US 7881237 B1 Abstract A method and apparatus for processing a radio frequency signal. The method includes compensating a digital in-phase signal and a digital quadrature signal for any imbalance; converting the compensated digital in-phase signal and the compensated digital quadrature signal into a frequency domain digital OFDM symbol; generating a plurality of channel estimates, wherein each channel estimate corresponds to an estimate of the channel for a corresponding sub-carrier of the frequency domain digital OFDM symbol; and generating (i) a most likely estimate of the imbalance between the digital in-phase signal and the digital quadrature signal and (ii) a most likely estimate of a common phase error in the plurality of channel estimates. The most likely estimate of the imbalance is used to compensate the digital in-phase signal and the digital quadrature signal, and the most likely estimate of the common phase error is used to compensate the plurality of channel estimates.
Claims(11) 1. A transceiver comprising:
an antenna configured to receive an analog radio frequency signal having been transmitted over a channel;
a radio frequency receive unit configured to downconvert the analog radio frequency signal into an analog baseband signal;
an in-phase and quadrature-phase detector configured to recover an analog in-phase signal and an analog quadrature signal from the analog baseband signal;
an analog-to-digital converter configured to
convert the analog in-phase signal into a corresponding digital in-phase signal, and
convert the analog quadrature signal into a corresponding digital quadrature signal;
an in-phase and quadrature-phase compensation unit configured to compensate the digital in-phase signal and the digital quadrature signal for any imbalance between the digital in-phase signal and the digital quadrature signal;
a fast Fourier transform module configured to convert the compensated digital in-phase signal and the compensated digital quadrature signal into a frequency domain digital Orthogonal Frequency Division Multiplexing (OFDM) symbol;
a channel estimator configured to generate a plurality of channel estimates, wherein each channel estimate corresponds to an estimate of the channel for a corresponding sub-carrier of the frequency domain digital Orthogonal Frequency Division Multiplexing (OFDM) symbol; and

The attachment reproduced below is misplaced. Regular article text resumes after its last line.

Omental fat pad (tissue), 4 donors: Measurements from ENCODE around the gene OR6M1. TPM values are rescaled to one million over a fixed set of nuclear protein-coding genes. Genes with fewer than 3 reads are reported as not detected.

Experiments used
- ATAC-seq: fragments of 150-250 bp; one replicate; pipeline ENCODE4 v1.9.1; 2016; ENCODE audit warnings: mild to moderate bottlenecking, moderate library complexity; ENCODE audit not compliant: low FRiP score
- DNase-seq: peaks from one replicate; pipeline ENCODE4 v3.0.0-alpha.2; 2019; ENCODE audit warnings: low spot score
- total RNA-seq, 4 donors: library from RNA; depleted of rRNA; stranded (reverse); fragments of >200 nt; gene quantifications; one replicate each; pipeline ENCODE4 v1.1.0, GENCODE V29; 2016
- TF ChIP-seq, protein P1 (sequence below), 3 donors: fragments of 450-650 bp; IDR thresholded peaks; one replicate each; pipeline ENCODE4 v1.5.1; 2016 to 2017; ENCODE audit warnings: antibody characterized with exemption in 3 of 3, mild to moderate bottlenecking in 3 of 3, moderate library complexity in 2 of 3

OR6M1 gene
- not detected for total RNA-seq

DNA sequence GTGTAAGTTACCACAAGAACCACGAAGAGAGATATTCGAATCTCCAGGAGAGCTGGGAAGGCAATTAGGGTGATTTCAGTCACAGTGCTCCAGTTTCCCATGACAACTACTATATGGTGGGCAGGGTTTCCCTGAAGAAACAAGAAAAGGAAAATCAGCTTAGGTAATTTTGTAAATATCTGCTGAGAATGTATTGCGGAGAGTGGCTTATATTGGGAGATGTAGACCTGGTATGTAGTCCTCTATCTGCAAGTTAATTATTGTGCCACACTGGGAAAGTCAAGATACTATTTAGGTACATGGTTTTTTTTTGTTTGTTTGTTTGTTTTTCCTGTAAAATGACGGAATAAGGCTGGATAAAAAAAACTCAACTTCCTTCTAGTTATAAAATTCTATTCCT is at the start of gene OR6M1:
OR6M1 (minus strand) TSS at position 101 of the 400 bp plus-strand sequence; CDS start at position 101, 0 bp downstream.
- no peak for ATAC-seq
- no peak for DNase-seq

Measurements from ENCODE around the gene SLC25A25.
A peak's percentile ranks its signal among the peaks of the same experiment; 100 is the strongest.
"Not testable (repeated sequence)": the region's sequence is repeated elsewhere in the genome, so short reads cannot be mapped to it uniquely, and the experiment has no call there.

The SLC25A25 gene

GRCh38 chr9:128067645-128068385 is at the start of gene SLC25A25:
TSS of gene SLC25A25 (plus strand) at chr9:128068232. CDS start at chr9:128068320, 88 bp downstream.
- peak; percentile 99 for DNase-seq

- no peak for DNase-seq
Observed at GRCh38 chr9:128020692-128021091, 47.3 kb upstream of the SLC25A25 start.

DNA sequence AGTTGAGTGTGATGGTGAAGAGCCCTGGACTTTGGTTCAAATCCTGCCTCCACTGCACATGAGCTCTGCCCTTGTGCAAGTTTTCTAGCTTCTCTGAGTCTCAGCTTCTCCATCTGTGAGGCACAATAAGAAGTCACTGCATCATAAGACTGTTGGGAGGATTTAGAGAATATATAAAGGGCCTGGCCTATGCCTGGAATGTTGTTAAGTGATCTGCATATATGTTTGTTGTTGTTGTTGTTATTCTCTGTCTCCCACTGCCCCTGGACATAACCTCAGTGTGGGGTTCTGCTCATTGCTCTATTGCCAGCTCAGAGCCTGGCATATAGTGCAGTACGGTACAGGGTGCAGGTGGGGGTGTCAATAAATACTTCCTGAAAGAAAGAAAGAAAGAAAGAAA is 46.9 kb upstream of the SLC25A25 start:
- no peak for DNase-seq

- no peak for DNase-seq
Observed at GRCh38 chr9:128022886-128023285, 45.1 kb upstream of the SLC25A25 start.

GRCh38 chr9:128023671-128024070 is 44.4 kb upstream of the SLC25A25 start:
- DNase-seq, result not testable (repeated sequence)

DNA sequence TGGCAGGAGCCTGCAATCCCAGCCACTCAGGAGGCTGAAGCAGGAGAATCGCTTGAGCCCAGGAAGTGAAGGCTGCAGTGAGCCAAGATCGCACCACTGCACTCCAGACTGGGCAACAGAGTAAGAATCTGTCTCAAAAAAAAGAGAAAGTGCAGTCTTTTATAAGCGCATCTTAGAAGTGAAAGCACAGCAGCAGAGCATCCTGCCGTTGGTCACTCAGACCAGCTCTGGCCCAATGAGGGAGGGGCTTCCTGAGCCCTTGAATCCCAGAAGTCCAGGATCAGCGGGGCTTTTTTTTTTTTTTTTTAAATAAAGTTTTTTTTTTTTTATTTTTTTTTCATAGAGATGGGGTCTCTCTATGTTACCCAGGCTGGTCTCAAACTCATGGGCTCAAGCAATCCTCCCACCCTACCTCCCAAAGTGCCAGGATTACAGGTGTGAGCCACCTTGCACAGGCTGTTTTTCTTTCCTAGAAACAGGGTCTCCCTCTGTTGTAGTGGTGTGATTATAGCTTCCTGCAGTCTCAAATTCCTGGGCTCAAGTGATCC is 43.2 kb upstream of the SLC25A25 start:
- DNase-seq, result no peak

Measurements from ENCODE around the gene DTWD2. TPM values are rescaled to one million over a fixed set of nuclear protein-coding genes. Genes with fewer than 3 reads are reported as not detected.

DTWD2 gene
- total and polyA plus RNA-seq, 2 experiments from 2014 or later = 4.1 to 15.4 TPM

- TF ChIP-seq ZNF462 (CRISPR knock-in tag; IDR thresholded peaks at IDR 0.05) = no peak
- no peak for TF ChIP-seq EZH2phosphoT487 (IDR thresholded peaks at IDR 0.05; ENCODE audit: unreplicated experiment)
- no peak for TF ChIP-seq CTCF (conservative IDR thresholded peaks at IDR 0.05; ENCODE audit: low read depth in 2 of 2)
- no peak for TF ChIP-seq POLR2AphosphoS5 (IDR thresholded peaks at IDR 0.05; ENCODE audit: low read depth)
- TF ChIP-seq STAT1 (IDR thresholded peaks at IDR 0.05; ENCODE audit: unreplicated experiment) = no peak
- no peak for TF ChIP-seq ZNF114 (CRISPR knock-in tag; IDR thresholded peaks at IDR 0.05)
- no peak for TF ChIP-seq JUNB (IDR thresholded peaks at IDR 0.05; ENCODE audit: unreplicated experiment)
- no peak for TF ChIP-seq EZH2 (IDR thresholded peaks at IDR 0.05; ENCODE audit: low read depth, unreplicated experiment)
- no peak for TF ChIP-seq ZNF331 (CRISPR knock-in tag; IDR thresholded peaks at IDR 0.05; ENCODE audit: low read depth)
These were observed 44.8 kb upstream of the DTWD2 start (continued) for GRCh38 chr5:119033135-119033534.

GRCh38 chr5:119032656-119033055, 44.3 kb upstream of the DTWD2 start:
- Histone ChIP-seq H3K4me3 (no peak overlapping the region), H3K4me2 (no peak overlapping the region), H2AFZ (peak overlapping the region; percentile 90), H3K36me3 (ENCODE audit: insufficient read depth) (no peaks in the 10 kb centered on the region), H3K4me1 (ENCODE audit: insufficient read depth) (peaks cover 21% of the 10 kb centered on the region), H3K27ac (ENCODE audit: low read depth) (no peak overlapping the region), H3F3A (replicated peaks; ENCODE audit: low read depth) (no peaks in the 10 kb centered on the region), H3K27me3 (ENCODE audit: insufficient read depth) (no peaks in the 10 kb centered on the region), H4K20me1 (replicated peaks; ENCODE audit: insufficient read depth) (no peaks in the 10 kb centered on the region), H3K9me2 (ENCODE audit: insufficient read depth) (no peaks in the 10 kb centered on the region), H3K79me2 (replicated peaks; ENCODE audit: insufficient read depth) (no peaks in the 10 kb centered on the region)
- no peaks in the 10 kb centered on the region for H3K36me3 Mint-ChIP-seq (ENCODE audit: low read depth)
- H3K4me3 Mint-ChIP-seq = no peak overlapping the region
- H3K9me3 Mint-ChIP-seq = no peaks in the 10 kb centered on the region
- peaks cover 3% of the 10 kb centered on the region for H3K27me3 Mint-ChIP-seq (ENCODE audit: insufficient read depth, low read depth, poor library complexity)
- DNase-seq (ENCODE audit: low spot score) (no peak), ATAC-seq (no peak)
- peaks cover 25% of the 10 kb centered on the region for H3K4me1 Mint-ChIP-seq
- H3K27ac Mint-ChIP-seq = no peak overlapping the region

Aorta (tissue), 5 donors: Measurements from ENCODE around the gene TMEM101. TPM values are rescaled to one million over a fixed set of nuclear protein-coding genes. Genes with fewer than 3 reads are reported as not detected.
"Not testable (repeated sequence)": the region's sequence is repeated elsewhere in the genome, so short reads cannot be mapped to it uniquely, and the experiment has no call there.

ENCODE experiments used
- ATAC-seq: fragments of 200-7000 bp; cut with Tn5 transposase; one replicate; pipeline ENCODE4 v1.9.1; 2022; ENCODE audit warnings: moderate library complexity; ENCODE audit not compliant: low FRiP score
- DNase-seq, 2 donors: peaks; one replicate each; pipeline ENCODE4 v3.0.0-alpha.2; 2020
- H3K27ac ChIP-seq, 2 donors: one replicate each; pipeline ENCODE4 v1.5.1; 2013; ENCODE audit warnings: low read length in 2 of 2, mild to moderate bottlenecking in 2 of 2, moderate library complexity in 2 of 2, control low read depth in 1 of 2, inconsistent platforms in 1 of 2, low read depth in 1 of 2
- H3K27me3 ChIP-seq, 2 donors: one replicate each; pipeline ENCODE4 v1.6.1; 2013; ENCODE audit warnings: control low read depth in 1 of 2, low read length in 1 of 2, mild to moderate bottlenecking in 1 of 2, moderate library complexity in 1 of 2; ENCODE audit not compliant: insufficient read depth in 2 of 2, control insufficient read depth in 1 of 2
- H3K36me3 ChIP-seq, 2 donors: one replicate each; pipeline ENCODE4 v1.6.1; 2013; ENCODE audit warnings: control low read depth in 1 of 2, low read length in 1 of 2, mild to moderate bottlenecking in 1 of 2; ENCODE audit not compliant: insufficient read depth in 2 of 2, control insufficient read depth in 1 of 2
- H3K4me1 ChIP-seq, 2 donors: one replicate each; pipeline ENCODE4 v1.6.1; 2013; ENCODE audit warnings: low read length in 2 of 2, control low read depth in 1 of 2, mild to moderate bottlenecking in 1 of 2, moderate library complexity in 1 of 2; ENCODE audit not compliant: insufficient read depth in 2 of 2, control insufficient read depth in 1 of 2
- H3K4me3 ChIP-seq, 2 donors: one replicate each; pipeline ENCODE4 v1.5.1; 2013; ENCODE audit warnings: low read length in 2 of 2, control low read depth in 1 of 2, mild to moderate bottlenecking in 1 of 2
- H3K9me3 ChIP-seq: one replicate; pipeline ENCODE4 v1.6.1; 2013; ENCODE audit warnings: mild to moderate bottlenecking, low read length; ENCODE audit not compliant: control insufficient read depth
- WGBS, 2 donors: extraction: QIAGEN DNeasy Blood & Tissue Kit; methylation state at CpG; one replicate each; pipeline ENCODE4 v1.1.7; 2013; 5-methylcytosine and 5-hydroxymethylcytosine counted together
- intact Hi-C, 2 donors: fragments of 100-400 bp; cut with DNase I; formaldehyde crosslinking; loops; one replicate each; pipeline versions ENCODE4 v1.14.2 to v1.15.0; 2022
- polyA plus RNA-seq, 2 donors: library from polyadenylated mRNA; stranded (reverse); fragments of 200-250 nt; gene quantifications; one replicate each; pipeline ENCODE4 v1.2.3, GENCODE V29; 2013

a phase error and in-phase and quadrature-phase imbalance module configured to generate (i) a most likely estimate of the imbalance between the digital in-phase signal and the digital quadrature signal and (ii) a most likely estimate of a common phase error in the plurality of channel estimates,
wherein (i) the most likely estimate of the imbalance between the digital in-phase signal and the digital quadrature signal is used to compensate the digital in-phase signal and the digital quadrature signal, and (ii) the most likely estimate of the common phase error is used to compensate the plurality of channel estimates.
2. The transceiver of
a demodulator configured to generate a plurality of demodulated symbols based, at least in part on, the plurality of channel estimates,
wherein each demodulated symbol corresponding to a given sub-carrier of the frequency domain digital Orthogonal Frequency Division Multiplexing (OFDM) symbol.
3. The transceiver of
4. The transceiver of
5. The transceiver of
6. The transceiver of
7. A network apparatus comprising the transceiver of
8. The network apparatus of
9. A method comprising:
receiving an analog radio frequency signal having been transmitted over a channel;
downconverting the analog radio frequency signal into an analog baseband signal;
recovering an analog in-phase signal and an analog quadrature signal from the analog baseband signal;
converting the analog in-phase signal into a corresponding digital in-phase signal;
converting the analog quadrature signal into a corresponding digital quadrature signal;
compensating the digital in-phase signal and the digital quadrature signal for any imbalance between the digital in-phase signal and the digital quadrature signal;
converting the compensated digital in-phase signal and the compensated digital quadrature signal into a frequency domain digital Orthogonal Frequency Division Multiplexing (OFDM) symbol;
generating a plurality of channel estimates, wherein each channel estimate corresponds to an estimate of the channel for a corresponding sub-carrier of the frequency domain digital Orthogonal Frequency Division Multiplexing (OFDM) symbol; and
generating (i) a most likely estimate of the imbalance between the digital in-phase signal and the digital quadrature signal and (ii) a most likely estimate of a common phase error in the plurality of channel estimates,